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Belgium France. What we learned
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10 Jul 2018 05:19 PM EST

-by Steve Wright, Staff Writer; Image:Belgium vs France (Image Source:NDTV)


The first semi-final of the 2018 World Cup takes place in Saint Petersburg as Belgium faces France. The French have been ramping up throughout this tournament, with a big 4-3 win over Argentina in the Round of 16 being followed by a comfortable 2-0 victory over an Edinson Cavani-less Uruguay in the quarter-final. Belgium has found the knockout rounds to be a little tougher, rallying from two goals down to beat Japan 3-2, and then holding off a Brazilian comeback attempt to win their quarter-final 2-1.

Three Match Facts

  • The clash in the semi-final will be the 74th meeting between the two sides. Belgium has more wins overall (30 Belgium, 24 France) but the French have won all three meetings at major tournaments.

  • France has lost just one of its last 13 World Cup knockout games (excluding shootouts). That loss was to Germany in the 2014 quarter-finals

  • Belgium has never won a major tournament semi-final. They lost to Argentina in the 1986 World Cup and West Germany in the 1972 European Championships.

Tournament Outlook

We continue with the knockout action here as Belgium and France will go to extra time and penalties if needed to separate the two sides. The winner of this clash will go on to face either England or Croatia in the 2018 World Cup final in Moscow on Sunday.

This is the only round of the knockout stage where both teams are guaranteed another game. The loser of the first semi-final will play the loser of the match between England and Croatia in the third place play-off in Saint Petersburg on Saturday.

Three Keys

What formation will Belgium play?

Belgium coach Roberto Martinez seemed pretty set on playing a 3-4-3 formation throughout this tournament. This system seemed to fit the style of his players, albeit requiring Kevin de Bruyne to play in a deeper role than expected. Brazil would have expected to see this formation too, which is why the Selecao were as surprised as anyone else when Martinez used a hybrid 4-3-3/4-4-2 against them.

It will be interesting to see what Belgium does with its linkup against France. The formation led to a win over Brazil, but the method was far from perfect. Belgium gave up chance after chance to the Braizlians and – on a more clinical day – they would have been knocked out at the quarter-final stage.

Going to three at the back again would seem awfully risky when going up against the pace and channel running ability of France’s Kylian Mbappe. The formation issue is clouded further because Thomas Meunier – realistically Belgium’s only true wingback – is ineligible for the game because of yellow card accumulation.

Martinez has to look at how Belgium played for the first 60 minutes against Brazil and see that four at the back is his best option. While Mbappe will be an issue on one flank, France doesn’t really have an attacking option to play on the left wing, meaning that Belgium could find some joy going forward on that side of the pitch.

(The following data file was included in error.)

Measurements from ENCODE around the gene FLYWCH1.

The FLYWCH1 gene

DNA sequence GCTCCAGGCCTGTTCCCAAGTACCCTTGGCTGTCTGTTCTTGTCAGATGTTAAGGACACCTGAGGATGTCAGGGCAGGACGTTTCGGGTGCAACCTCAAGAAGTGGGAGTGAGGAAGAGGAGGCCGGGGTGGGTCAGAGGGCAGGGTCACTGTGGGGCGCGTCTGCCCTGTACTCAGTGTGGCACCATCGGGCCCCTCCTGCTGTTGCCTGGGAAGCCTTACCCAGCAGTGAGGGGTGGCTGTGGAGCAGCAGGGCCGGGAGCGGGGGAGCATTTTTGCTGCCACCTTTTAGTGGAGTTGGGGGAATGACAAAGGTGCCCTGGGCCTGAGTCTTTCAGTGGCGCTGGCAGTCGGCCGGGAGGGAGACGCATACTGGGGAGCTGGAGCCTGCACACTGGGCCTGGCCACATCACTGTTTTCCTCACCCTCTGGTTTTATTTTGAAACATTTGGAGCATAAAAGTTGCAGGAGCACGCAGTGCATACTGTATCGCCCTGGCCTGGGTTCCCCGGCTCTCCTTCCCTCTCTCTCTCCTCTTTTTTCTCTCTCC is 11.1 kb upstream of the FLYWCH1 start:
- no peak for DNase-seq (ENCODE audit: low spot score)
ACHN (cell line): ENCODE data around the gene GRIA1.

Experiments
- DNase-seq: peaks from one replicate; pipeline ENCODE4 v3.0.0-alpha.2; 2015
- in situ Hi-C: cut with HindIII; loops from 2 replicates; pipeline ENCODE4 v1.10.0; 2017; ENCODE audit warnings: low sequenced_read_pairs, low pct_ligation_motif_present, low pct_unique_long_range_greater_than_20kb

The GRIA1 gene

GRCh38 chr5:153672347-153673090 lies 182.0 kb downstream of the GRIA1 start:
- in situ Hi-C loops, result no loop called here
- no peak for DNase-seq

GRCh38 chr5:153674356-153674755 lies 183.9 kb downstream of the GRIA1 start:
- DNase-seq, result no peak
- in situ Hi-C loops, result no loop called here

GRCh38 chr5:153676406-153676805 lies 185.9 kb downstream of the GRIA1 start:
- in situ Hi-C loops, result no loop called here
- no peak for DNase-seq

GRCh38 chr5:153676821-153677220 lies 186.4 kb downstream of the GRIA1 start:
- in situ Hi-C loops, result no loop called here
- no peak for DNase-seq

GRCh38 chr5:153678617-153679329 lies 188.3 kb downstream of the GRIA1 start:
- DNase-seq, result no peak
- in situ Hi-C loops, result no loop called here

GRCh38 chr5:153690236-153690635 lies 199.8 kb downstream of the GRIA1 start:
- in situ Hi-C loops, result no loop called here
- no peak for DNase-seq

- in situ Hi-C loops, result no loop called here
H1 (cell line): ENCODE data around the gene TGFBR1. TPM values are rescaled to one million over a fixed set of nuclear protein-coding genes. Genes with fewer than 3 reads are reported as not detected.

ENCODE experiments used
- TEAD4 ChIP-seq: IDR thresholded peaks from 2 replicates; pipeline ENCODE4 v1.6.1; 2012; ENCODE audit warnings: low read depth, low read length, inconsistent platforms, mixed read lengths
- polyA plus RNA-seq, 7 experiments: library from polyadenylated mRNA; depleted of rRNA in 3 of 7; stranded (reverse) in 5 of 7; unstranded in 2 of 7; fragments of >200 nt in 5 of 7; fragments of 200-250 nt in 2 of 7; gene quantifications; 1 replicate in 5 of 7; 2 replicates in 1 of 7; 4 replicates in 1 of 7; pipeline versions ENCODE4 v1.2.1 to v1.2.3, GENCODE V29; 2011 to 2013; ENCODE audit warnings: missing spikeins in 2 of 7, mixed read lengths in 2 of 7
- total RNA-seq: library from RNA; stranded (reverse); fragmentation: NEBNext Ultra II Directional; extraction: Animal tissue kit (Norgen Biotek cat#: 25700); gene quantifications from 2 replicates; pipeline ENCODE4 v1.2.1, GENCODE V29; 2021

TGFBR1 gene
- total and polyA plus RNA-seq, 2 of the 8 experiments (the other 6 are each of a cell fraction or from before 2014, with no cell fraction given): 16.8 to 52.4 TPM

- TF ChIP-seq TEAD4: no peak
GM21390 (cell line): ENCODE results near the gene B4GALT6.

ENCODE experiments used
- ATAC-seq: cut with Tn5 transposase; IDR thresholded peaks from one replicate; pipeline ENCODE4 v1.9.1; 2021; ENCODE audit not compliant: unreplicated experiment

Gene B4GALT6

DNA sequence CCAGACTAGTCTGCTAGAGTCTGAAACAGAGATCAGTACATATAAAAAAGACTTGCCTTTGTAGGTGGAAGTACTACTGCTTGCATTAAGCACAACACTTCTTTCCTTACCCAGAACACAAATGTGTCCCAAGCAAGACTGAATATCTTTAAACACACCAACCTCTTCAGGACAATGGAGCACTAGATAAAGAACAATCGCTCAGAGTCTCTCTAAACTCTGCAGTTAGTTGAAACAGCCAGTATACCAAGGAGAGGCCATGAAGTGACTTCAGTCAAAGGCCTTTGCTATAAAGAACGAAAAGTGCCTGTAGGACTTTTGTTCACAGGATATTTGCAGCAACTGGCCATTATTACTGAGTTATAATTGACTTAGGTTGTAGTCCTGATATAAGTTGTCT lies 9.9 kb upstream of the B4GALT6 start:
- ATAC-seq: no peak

Realistically the goal has to be to get De Bruyne into a position to dictate the game. That won’t happen if he is playing too deep and trying to protect his defenders.

Will the French front three click?

France may have the biggest attacking threat of any team left in this World Cup. Their front three of Mbappe, Olivier Giroud, and Antoine Griezmann brings a little bit of everything to the table. While this trio of players has been effective – especially when supported by the running and passing of Paul Pogba – it still feels like they have a couple of gears to shift into in order to really put rival teams to the sword.

Mbappe was on another planet in the game where France beat Argentina. Playing against a couple of the slowest center backs in the game, he was unplayable as he drove at them with power and pace. Griezmann has had his moments – usually of the clinical nature – but it is hard to say that he has played particularly well in any of France’s games. Giroud provides a presence and a deft touch, but he is another that you think there is more to come from.

The three still seem to be figuring out the best way to attack as a unit. Giroud is not going to beat anyone in a foot race, but he can provide the holdup play that Mbappe and Griezmann can work off of. The matchup of Mbappe running at Jan Vertonghen is one that coach Didier Deschamps should look to exploit, using Giroud to keep the central defenders busy and having Pogba tie up the defensively minded Marouane Fellaini.

Belgium has looked vulnerable defensively over the entire knockout stage. If the French front three do click then it could be enough to carry them to the final.

Eden Hazard vs. Benjamin Pavard

There are many individual battles on the pitch that could dictate the game, the one that is most key, however, will be on the left hand side of the Belgian attack.

Hazard might be the most skilled player – and the biggest star – left in this World Cup. Against Brazilian third-string right back Fagner, he went to town, keeping his width and beating his opponent one on one time and time again. He is a great outlet for Belgium as he has the pace and skill to commit a defender and either draw a foul or blow right past them. With Romelu Lukaku waiting in the box, he also has a huge target for his pinpoint crosses.

Pavard was seen as the weak link in the French defense heading into the World Cup, and his first few games did little to alter that perception. While he has improved as the tournament has gone on, he has yet to be tested like he will be against the Chelsea winger. If Hazard wins this battle then it will be a busier day for Hugo Lloris in the French goal.


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